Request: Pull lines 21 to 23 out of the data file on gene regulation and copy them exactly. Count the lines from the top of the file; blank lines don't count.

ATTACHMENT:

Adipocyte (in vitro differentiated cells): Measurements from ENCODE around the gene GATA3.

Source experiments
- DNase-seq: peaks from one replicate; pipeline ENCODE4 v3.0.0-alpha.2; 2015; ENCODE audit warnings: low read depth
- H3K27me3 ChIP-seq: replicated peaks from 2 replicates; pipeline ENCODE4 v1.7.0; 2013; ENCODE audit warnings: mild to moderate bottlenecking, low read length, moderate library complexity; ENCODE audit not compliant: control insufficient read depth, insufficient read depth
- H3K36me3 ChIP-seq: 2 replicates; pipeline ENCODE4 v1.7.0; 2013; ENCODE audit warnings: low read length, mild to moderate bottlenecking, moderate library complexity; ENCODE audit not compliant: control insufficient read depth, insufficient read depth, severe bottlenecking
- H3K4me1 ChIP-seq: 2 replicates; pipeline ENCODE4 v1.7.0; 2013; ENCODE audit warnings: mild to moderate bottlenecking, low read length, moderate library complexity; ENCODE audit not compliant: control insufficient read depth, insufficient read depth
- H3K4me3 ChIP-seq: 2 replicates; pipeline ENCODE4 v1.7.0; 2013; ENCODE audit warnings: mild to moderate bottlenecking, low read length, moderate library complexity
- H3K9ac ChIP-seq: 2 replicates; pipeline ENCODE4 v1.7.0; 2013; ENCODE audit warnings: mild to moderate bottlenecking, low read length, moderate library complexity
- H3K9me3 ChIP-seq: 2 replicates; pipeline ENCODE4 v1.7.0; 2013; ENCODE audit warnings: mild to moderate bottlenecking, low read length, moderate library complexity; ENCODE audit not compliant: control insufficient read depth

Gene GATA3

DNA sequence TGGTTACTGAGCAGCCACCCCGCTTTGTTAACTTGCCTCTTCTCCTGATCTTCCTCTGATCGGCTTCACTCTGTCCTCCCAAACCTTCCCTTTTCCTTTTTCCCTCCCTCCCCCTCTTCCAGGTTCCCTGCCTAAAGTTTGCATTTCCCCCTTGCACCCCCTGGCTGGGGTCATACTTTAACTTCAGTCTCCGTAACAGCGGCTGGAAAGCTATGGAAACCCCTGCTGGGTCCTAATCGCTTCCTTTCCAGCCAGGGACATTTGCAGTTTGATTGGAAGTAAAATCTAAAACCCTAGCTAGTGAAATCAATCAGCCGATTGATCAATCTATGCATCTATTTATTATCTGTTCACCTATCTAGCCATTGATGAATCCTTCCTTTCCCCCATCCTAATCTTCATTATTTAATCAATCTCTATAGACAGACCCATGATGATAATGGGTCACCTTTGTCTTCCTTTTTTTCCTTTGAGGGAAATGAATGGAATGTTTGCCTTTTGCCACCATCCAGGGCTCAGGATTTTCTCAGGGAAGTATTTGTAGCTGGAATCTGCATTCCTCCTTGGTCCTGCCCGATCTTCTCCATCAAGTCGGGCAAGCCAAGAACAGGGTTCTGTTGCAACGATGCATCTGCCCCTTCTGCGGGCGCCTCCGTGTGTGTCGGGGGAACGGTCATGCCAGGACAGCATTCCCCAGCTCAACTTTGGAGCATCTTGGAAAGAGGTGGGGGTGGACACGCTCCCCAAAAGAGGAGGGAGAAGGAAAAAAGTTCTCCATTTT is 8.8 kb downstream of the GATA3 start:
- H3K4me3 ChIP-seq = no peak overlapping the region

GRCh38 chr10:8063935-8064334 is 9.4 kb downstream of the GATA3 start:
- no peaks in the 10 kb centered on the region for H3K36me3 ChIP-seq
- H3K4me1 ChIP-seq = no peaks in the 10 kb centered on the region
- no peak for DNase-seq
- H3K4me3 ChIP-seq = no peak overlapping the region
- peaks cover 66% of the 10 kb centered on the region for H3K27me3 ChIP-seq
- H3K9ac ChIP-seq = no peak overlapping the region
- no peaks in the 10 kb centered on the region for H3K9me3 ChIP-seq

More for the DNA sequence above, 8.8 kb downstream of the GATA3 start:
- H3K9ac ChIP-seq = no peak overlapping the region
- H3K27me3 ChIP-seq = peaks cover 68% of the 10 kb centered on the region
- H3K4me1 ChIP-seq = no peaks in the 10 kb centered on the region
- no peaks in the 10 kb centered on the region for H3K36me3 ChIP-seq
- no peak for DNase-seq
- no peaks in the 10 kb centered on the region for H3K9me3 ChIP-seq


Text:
More for the DNA sequence above, 8.8 kb downstream of the GATA3 start:
- H3K9ac ChIP-seq = no peak overlapping the region
- H3K27me3 ChIP-seq = peaks cover 68% of the 10 kb centered on the region